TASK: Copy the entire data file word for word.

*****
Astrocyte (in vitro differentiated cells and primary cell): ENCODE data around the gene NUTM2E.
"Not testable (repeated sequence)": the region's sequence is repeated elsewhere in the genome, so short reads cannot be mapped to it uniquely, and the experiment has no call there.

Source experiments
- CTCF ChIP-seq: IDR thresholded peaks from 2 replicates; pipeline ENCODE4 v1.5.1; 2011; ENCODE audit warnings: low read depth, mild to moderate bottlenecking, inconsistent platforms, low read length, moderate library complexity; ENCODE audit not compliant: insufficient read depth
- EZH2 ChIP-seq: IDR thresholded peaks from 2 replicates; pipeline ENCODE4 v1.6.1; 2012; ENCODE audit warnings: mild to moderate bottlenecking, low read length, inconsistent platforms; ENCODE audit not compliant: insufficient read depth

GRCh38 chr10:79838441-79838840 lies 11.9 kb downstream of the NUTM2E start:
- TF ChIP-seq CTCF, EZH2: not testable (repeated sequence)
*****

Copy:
Astrocyte (in vitro differentiated cells and primary cell): ENCODE data around the gene NUTM2E.
"Not testable (repeated sequence)": the region's sequence is repeated elsewhere in the genome, so short reads cannot be mapped to it uniquely, and the experiment has no call there.

Source experiments
- CTCF ChIP-seq: IDR thresholded peaks from 2 replicates; pipeline ENCODE4 v1.5.1; 2011; ENCODE audit warnings: low read depth, mild to moderate bottlenecking, inconsistent platforms, low read length, moderate library complexity; ENCODE audit not compliant: insufficient read depth
- EZH2 ChIP-seq: IDR thresholded peaks from 2 replicates; pipeline ENCODE4 v1.6.1; 2012; ENCODE audit warnings: mild to moderate bottlenecking, low read length, inconsistent platforms; ENCODE audit not compliant: insufficient read depth

GRCh38 chr10:79838441-79838840 lies 11.9 kb downstream of the NUTM2E start:
- TF ChIP-seq CTCF, EZH2: not testable (repeated sequence)